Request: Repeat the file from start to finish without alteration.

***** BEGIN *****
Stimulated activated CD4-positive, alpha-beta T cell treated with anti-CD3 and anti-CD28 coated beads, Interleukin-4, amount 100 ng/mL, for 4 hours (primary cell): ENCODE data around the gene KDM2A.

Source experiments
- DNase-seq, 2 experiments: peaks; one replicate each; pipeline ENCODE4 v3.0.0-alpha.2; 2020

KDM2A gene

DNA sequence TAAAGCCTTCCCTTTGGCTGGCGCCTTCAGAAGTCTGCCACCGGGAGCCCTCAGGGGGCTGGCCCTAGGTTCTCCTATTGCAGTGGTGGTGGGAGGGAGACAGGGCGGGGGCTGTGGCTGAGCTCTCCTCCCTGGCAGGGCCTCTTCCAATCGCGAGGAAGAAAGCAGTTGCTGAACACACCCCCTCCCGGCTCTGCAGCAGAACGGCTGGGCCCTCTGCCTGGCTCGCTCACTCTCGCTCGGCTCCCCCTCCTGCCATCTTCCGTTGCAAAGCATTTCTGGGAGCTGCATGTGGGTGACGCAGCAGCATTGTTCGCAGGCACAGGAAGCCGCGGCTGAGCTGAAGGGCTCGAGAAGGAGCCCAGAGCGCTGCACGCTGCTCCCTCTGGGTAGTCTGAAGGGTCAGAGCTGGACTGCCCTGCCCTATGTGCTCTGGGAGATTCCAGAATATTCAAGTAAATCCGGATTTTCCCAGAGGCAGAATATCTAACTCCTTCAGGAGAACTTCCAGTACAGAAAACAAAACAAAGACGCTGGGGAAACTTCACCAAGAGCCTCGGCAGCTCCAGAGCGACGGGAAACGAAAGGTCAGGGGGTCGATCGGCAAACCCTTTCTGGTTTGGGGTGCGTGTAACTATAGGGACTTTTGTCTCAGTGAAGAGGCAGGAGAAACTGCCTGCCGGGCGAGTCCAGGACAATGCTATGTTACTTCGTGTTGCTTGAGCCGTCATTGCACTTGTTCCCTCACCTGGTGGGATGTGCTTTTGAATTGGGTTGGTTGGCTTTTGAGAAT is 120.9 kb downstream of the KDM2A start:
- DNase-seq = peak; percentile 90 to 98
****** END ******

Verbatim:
Stimulated activated CD4-positive, alpha-beta T cell treated with anti-CD3 and anti-CD28 coated beads, Interleukin-4, amount 100 ng/mL, for 4 hours (primary cell): ENCODE data around the gene KDM2A.

Source experiments
- DNase-seq, 2 experiments: peaks; one replicate each; pipeline ENCODE4 v3.0.0-alpha.2; 2020

KDM2A gene

DNA sequence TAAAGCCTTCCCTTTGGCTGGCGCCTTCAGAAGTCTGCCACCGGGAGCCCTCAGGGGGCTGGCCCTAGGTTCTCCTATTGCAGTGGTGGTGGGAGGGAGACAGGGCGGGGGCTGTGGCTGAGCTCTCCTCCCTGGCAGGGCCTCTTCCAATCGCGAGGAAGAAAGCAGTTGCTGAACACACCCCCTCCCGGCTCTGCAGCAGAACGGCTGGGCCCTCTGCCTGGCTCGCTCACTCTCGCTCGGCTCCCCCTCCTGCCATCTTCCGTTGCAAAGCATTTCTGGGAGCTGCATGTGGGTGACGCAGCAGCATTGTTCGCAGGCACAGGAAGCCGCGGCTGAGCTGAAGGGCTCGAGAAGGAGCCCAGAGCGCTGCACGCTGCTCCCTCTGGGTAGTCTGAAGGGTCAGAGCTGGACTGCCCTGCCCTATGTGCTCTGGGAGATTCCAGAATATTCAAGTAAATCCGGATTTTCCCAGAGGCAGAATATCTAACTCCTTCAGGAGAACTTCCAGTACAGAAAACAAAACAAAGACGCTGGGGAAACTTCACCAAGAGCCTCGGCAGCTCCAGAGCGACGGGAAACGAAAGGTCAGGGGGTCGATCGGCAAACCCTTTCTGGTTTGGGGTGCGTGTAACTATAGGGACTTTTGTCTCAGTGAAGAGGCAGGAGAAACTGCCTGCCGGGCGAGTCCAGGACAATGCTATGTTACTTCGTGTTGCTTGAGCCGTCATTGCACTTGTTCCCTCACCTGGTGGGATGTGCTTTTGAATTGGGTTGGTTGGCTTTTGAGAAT is 120.9 kb downstream of the KDM2A start:
- DNase-seq = peak; percentile 90 to 98